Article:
I work in tax and you would be amazed at the number of phishing emails and phone calls our clients receive purporting to be from hmrc.
It does make me wonder how many unrepresented tax payers who don't have an accountant to check with get caught out by them. Some of the techniques used are really quite clever.
I had my card cloned at a atm many years ago - I am still wary of using them.
My current account was emptied the week before Christmas as the bank had sent a new card to the wrong address and some lovely person decided to use it to order hundreds of pounds worth of stuff online.
Rang the bank who sent a form for me to fill in detailing the purchases that I hadn’t made and the money was refunded - took about a week. A few days later the same happened as the exact same transactions went out as ghost transactions so I had to go through the whole process again.
It was incredibly stressful and I never found out whether anyone had been held accountable for it.
I check my bank accounts religiously as a result of this so would notice anything unusual that had gone out.
I always look at the full address of the sender. I trust no one who emails or calls and mispronounces my name. Or if they ask if you have a computer. And I ask the person to wait (if it's a call), leave the phone on the hallway table and go about my day. I always wonder how long they wait before they give up. 😆
I'm always wary of emails with links, I go directly to the website instead of clicking on the link
I never click on links in emails after I did one time and received a phone call asking for my bank details saying I had won the lottery. I'm more careful now.
I had my bank contact me and ask if I had made purchases in the USA. I was in the UK at that point and it seemed that the purchases, for relatively small amounts, were test purchases to see if my account was monitored. The bank reversed the purchases right away, I was never out if pocket, and they sent me a new card right away.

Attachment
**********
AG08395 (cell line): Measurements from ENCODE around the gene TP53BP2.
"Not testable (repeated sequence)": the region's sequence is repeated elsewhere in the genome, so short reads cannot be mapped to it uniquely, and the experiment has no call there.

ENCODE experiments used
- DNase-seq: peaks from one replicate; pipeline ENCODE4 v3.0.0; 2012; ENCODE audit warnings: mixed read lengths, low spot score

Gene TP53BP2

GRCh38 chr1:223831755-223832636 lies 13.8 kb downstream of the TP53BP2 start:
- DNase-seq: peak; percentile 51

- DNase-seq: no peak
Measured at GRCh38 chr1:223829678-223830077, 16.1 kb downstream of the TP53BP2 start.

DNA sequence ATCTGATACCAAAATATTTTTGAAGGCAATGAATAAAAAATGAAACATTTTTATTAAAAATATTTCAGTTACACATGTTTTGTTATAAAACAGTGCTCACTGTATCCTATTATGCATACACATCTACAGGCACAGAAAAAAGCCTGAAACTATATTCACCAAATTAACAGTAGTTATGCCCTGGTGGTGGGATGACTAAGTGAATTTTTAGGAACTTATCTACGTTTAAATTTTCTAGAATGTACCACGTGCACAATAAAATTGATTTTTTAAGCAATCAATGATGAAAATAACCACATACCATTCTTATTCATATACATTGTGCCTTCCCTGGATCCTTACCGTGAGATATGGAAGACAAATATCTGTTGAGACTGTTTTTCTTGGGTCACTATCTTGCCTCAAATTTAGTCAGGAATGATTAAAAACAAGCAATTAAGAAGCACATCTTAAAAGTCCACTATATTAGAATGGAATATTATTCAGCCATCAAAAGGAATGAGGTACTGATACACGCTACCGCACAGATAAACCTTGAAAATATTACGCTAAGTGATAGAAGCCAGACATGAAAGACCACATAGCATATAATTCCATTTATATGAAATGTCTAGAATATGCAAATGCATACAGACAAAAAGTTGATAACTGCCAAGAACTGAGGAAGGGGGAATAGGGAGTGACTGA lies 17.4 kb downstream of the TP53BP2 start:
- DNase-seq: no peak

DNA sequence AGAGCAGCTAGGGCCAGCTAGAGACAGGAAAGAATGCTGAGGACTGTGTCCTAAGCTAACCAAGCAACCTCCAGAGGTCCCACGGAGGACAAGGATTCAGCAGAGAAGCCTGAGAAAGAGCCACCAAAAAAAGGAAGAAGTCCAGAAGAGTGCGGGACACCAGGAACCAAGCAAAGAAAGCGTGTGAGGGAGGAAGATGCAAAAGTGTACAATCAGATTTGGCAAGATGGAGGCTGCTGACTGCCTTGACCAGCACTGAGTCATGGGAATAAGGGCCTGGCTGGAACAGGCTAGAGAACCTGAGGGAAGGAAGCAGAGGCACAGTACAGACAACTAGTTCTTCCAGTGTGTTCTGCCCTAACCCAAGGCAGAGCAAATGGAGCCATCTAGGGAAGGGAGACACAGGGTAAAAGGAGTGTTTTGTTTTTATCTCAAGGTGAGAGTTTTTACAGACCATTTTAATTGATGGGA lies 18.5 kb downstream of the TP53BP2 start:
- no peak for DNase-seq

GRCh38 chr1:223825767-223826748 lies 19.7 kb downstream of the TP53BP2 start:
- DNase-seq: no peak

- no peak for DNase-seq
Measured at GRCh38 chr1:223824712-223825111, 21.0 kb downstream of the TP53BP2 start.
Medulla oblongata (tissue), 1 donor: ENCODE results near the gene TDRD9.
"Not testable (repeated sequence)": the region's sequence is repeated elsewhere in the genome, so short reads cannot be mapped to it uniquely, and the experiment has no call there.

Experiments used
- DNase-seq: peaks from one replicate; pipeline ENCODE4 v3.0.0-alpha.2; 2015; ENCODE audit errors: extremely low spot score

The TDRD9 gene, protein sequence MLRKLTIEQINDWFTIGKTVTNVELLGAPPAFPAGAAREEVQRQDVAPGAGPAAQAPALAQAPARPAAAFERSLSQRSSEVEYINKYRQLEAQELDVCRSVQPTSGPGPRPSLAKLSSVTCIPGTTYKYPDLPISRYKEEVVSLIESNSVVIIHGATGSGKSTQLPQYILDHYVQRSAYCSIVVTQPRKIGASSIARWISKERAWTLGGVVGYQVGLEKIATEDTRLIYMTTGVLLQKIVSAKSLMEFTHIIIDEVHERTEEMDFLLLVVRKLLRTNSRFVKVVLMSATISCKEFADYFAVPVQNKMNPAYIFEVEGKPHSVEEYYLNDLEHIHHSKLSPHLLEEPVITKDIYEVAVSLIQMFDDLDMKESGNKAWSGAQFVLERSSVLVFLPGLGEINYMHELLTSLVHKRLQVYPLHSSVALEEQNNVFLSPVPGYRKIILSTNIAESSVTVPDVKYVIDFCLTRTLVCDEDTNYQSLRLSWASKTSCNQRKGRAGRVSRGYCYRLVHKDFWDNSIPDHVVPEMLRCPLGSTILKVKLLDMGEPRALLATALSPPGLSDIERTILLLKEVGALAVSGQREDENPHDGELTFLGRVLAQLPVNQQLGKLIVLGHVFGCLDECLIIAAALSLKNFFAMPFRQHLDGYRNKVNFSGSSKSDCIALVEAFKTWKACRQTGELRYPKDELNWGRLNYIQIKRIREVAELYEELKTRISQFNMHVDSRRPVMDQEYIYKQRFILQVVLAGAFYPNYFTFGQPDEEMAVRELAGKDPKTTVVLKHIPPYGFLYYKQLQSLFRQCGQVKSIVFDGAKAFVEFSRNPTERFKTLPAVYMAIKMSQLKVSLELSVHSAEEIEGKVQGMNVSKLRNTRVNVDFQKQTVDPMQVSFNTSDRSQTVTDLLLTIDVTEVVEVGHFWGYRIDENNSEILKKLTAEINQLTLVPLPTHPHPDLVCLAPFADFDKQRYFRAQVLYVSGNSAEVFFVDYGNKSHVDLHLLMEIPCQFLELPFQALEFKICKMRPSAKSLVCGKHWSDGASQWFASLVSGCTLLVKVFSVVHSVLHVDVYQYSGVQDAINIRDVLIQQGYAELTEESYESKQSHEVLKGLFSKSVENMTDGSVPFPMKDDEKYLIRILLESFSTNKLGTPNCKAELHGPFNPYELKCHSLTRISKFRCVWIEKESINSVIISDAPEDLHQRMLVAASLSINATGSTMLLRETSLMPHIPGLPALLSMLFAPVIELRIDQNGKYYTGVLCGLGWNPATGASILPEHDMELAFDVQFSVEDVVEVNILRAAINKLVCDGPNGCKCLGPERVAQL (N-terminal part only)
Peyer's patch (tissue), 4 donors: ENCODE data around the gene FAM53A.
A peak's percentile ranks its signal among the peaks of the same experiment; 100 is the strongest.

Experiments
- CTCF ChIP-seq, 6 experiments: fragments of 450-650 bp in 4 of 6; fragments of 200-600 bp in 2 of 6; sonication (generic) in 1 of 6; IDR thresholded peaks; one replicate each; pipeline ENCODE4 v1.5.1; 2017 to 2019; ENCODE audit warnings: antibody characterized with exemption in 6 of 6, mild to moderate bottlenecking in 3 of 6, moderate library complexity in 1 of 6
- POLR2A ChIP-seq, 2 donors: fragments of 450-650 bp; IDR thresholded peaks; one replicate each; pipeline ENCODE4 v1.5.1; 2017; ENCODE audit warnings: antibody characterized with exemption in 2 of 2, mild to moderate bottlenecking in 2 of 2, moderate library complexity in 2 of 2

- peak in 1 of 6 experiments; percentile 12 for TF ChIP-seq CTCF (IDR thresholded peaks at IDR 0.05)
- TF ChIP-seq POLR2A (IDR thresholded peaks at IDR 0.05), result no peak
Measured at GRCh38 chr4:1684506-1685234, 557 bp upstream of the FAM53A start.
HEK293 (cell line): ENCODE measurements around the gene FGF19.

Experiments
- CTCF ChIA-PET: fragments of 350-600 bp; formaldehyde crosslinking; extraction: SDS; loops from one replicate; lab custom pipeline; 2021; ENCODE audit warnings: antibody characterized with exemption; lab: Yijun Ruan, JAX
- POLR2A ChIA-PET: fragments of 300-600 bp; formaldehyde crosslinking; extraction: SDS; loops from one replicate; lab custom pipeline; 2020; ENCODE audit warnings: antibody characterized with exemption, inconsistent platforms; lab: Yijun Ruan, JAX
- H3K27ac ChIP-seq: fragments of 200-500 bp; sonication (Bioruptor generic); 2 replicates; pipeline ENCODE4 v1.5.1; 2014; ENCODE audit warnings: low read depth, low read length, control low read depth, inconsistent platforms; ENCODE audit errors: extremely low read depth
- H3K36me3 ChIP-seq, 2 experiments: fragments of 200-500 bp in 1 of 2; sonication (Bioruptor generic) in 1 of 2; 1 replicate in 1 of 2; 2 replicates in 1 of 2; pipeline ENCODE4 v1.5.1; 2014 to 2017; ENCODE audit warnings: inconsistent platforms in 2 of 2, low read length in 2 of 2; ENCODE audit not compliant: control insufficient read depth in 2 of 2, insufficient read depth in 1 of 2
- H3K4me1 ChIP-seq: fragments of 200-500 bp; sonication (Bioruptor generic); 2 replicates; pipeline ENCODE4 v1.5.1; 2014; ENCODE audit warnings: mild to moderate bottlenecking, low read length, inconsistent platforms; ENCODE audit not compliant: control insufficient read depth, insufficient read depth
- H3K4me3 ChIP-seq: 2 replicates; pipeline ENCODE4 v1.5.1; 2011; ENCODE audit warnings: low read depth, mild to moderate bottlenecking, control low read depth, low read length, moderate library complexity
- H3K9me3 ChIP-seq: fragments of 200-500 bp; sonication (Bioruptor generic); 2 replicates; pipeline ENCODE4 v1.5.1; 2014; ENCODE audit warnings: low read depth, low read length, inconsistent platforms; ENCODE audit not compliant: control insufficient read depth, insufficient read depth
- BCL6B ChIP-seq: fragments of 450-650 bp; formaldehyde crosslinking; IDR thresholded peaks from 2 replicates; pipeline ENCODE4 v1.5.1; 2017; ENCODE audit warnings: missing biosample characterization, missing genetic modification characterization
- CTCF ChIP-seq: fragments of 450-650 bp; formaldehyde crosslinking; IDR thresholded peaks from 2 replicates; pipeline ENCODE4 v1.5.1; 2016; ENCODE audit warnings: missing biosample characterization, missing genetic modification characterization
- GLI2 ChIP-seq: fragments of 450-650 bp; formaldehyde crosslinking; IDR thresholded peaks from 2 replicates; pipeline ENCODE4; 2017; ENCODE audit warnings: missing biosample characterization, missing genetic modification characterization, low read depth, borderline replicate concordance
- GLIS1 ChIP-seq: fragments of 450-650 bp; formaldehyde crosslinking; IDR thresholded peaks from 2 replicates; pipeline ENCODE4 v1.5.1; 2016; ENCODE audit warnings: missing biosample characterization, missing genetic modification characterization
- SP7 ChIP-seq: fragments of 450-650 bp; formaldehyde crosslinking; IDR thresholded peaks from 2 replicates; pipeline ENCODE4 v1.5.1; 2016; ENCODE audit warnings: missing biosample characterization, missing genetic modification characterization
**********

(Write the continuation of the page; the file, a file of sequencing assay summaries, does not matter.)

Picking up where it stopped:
I've had no problems since then.
I get a lot of emails that look very realistic such as from my bank or PayPal etc. I always click the sender's email address because often it'll be something plausible like email@example.com as a proxy for eg firstname.lastname@example.org
That allows you to see that a company isn't sending you those emails.
I'm careful to check links before I click and also who sent the email. I got excited the other day thinking I had won a supermarket competition that I had entered but then realised it was from a hotmail account and had spelling mistakes everywhere
I don’t let my contactless card go out of my sight, after my parents card was taken away and they lost £3,000 after the chip was skimmed. Its surprising how many times I’ve had to say something.
I have saved my in-laws from several scams. One involving selling their boat, they were sent a cheque for more than the asking price 'by accident' then asked to cash it and refund... By Western Union. Big red flag that only I could see?!
Another one, MIL wanted to buy a cat. Found one online, apparently couldn't be a scam as the guy had a photo of him holding a cat and had spoken to her on the phone. But wanted payment up front and then the cat would be 'delivered'. Alarm bells again, I put a stop to that too.
There’s just been a case on our local news where a smallish charity has lost £30,000 of very badly needed money to sophisticated fraudsters. They explained that the fraudsters already knew such a huge amount of information about them that they became convinced it really was the bank phoning.
I’m really worried about fraud and think much more action needs to be taken.
I had a phone call not long ago from a fraudster. They hadn’t hidden their number so I called the local police 101 with the mobile number but they didn’t even take it down, they just weren’t interested in following it up. We clearly need far more resources to fight this.